Late last summer Heim and Sons (the dairy’s name under the previous generation’s ownership) was low on cows. We were only milking 68 and had 13 that needed to be dried off soon. It wasn’t logical for the dairy to buy cows with the transition of ownership somewhat underway, so David and I were considering maybe buying a dozen or so bred heifers that would calve soon to keep numbers up and get a bigger start on our own herd. David already had a few cows that he had raised from bred heifers he bought several years ago. Right around that time, a somewhat rare and unique opportunity presented itself, and we ended up buying a full herd of 38 cows that I like to call: The Kuckelcows.
The milk inspector, who knew of our interest, informed David of a dairyman who lived a couple hours north of here who had “about 30” cows and was ready to retire. His name is Jody Kuckelman, and he was looking to sell his herd as a whole. Thirty cows was more than we were looking to buy, but David talked to Jody and thought they sounded like good cows. He had been AI-ing since he bought the cows in the early 1970s, and there were actually 38 including bred heifers and dry cows.
On Labor Day (2011) we drove two hours north to meet the Kuckelmans and look at their herd. Jody ran each cow through the gate calling her by number so we could take a look at her. He was particularly proud of their udders, and rightfully so. His wife, Lois, told us each of the cows’ names and described its general temperament. They also gave us a sheet with their latest production numbers and freshening/breeding dates. Each cow had a barn name, and they explained how they named each of their heifers starting with a specific letter depending on the year she was born. The oldest cows we have start with “T”, the youngest with “Y”.
We ended up agreeing on a price that day (somewhat unexpectedly) and hauled the cows home the following weekend. One of the best things about the Kuckelmans is that they kept good records and shared them all with us. They actually gave us their calf books going back to the 80s and DHIA records back to Dec 2008 along with milk barn supplies they no longer had a need for. They told us which cows to watch for kicking and shared several stories about their years dairying. It made us feel really good to know what great people had raised these cows. Dairying is a business, but it’s also so much more than that.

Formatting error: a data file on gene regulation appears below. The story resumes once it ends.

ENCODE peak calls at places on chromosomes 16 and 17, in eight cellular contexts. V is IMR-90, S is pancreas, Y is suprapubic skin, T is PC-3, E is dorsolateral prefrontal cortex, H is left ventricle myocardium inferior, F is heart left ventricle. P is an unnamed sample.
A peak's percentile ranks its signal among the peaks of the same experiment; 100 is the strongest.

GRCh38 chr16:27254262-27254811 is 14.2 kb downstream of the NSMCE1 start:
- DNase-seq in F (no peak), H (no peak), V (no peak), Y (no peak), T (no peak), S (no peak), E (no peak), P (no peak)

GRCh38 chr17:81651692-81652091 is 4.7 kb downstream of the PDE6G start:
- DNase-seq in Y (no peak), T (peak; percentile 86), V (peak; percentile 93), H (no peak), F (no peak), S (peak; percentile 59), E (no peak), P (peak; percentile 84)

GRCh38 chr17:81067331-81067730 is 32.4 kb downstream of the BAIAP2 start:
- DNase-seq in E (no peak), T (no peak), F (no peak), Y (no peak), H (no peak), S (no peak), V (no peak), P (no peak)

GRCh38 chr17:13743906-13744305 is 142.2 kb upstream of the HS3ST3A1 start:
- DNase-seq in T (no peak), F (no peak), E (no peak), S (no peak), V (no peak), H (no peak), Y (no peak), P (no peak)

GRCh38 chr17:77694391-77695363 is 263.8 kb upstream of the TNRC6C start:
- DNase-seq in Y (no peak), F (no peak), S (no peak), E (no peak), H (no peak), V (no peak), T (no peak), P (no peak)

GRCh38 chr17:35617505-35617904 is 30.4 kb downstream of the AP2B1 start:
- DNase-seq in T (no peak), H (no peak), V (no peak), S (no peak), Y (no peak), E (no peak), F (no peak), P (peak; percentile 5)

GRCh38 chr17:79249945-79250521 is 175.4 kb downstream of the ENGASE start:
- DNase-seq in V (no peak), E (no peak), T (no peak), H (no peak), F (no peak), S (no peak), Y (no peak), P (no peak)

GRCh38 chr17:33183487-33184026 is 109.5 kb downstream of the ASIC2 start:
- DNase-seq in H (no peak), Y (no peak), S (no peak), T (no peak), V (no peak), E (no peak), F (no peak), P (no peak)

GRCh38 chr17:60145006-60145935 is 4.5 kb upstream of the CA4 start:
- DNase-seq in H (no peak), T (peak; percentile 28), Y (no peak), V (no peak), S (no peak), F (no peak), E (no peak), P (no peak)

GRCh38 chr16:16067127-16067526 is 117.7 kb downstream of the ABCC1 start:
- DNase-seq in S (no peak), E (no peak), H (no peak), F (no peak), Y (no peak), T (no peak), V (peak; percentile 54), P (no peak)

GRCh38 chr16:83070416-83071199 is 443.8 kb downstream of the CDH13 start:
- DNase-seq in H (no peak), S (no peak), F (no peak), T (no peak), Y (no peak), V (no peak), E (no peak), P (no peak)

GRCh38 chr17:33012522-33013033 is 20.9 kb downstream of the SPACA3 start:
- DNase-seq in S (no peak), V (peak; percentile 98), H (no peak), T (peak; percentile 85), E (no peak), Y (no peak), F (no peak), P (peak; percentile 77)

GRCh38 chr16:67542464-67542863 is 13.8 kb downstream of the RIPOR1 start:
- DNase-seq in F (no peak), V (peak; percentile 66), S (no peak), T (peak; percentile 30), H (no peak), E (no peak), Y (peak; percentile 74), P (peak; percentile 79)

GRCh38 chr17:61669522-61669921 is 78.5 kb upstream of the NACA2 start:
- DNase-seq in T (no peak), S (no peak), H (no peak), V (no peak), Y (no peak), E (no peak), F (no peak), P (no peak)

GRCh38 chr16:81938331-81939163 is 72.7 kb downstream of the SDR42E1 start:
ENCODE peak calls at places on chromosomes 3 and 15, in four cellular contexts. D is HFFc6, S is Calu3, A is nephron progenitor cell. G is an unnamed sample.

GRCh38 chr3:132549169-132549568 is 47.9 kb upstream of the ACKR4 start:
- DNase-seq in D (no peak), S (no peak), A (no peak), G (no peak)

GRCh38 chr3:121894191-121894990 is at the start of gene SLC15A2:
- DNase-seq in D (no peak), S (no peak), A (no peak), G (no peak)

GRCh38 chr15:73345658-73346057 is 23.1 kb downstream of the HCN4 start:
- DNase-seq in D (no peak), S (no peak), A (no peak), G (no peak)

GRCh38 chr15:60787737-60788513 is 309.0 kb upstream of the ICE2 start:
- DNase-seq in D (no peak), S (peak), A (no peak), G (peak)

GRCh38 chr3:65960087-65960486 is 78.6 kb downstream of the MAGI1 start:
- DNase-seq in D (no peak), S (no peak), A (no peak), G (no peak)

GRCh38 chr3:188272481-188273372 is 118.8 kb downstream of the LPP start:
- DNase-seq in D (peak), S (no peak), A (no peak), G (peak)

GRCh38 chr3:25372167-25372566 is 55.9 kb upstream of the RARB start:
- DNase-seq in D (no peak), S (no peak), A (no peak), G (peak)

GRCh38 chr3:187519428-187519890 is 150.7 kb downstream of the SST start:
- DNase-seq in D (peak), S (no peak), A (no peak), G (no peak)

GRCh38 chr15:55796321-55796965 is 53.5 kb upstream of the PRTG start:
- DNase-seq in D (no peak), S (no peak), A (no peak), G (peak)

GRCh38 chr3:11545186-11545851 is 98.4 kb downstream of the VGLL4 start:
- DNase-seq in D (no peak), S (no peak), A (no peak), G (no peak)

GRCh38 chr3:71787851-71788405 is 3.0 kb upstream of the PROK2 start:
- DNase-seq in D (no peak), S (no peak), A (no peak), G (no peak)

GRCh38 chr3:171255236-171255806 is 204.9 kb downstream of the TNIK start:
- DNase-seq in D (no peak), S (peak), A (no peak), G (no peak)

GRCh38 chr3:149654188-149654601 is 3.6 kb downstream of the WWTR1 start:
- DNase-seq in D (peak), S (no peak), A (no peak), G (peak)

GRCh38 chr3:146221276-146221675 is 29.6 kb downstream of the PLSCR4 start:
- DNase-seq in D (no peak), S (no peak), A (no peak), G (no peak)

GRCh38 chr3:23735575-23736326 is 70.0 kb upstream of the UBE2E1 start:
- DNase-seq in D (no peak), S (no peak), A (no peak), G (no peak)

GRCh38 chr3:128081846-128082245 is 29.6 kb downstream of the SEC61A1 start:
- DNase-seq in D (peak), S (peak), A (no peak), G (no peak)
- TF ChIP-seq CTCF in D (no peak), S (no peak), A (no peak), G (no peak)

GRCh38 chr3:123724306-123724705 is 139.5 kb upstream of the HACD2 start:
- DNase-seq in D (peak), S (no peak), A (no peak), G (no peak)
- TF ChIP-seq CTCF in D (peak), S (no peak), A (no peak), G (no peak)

As we looked toward the transition of ownership, we wanted to differentiate all of our calves based on herd origin. The original herd was being numbered counting upward from numbers in the 1100s and denoted with an “H” (we are currently on 1171). David’s calves were numbered in order as well and denoted with “DH” (we were/are on DH28). We decided to start numbering Kuckelcalves with 100 and “HD” for Heim Dairy. Starting January first, all heifer calves have been denoted with “HD”, but the numbering systems have remained seperate.
We also, for sentimental reasons, have tried to keep up the Kuckelmans’ naming system. The three heifers born in 2011 are named with “Z”: Zorba, Zelda, and Zephyr.
And now that it’s 2012, we’re starting our future with the start of the alphabet. That brings me to what prompted this post: Athena! We had our first Kuckel-heifer-calf of 2012 this week. Her dam’s (mother’s) name is Venus, and her sire stack (dad x mom’s dad x mom’s mom’s dad) is Planet x Off Road x Mathie. She’s a few days old and looking great so far!